October 20, 2014 in LOOKBOOK
For my entire short medical career I’ve worked with underserved populations. This presents a few challenges. I initially had difficulty with the typical “narcotic-seeking” patient. They can be threatening and manipulative, not surprisingly. But after many of these interactions, they’re no longer especially difficult or stressful. Sure, I don’t appreciate the conflict, but I don’t go home upset about it. The patient’s that I find incredibly difficult are… let me see how I can explain this.
Many of my patients have close to nothing (or, well, nothing). Maybe they did drugs or alcohol, maybe they still do. Many are homeless. Some have recently been in jail or prison. A few of them have family or friends, but often times the relationships they have with others are less than ideal. So. A patient like this comes in with chief complaint X. You listen to them, encourage them to talk openly and support them instead of judge them (illegal activities and all). You work up their complaint and tell them what’s going on with their health. They seem reassured. Then, you tell them that you’re worried about them, want them to succeed, and want to support them in any way you can. Wow. You can’t believe their reactions. That’s when you realize how much it means to these patients to hear that someone cares about them (I don’t know how many people I make cry after saying this). Its so damn sad to know that sometimes, you’re the most encouraging, supportive person this patient has.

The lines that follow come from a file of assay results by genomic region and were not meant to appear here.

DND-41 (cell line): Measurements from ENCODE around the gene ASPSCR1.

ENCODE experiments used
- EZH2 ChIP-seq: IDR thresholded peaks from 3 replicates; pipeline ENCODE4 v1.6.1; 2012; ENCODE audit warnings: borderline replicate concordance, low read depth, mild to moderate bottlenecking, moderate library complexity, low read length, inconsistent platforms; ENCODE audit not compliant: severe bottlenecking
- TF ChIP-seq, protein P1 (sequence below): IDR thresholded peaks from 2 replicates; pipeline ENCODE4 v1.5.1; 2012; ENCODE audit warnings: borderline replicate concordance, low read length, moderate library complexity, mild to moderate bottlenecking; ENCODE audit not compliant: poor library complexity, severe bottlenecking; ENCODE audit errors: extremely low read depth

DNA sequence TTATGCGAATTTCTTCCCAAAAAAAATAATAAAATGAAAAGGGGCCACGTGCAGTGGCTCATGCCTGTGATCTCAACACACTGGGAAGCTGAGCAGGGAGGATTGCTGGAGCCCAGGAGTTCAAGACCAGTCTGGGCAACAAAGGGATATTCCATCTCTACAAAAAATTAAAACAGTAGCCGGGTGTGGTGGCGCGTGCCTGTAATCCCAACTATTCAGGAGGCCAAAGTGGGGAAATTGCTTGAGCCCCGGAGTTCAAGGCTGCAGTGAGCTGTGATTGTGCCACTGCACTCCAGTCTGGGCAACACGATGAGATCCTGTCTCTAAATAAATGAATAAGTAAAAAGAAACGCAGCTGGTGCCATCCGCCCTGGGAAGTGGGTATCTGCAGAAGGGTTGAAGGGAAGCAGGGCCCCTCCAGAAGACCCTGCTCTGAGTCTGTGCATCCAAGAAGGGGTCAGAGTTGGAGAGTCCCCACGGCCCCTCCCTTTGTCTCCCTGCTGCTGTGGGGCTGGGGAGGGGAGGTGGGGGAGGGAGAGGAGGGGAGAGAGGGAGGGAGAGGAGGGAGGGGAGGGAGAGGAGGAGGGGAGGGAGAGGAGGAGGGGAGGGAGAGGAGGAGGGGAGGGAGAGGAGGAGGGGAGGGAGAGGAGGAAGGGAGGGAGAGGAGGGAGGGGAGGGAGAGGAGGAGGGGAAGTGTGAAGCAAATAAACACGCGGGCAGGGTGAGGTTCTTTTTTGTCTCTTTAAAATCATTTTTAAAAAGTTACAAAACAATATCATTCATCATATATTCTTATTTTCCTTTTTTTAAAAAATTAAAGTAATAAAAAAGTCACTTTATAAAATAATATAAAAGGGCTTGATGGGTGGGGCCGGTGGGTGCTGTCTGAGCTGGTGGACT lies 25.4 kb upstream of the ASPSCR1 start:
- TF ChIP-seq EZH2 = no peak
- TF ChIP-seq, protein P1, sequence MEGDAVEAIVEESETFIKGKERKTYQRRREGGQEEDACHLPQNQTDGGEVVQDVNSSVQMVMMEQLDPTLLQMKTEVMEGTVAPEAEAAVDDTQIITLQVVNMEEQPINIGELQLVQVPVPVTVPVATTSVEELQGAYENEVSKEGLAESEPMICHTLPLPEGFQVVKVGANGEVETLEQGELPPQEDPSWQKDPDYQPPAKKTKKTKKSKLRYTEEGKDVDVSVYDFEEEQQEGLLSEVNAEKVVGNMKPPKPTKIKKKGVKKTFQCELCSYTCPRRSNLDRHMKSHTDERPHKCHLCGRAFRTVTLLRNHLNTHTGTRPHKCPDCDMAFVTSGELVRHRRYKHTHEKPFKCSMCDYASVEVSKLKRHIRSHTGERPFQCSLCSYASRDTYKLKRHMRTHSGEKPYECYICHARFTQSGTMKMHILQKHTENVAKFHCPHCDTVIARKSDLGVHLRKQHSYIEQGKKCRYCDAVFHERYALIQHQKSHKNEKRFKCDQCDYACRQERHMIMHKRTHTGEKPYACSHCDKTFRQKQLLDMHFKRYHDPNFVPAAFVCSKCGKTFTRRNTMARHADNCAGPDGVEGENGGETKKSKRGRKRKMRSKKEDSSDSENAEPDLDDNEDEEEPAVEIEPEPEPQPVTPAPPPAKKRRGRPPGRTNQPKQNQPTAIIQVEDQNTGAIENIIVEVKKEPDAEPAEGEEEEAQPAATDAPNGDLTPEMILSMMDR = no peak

Most of the time we’re too burnt out to be able to handle this extra emotion, as sad as it is. I’m stressed about the upcoming month of nights I have… burnout happens so quickly.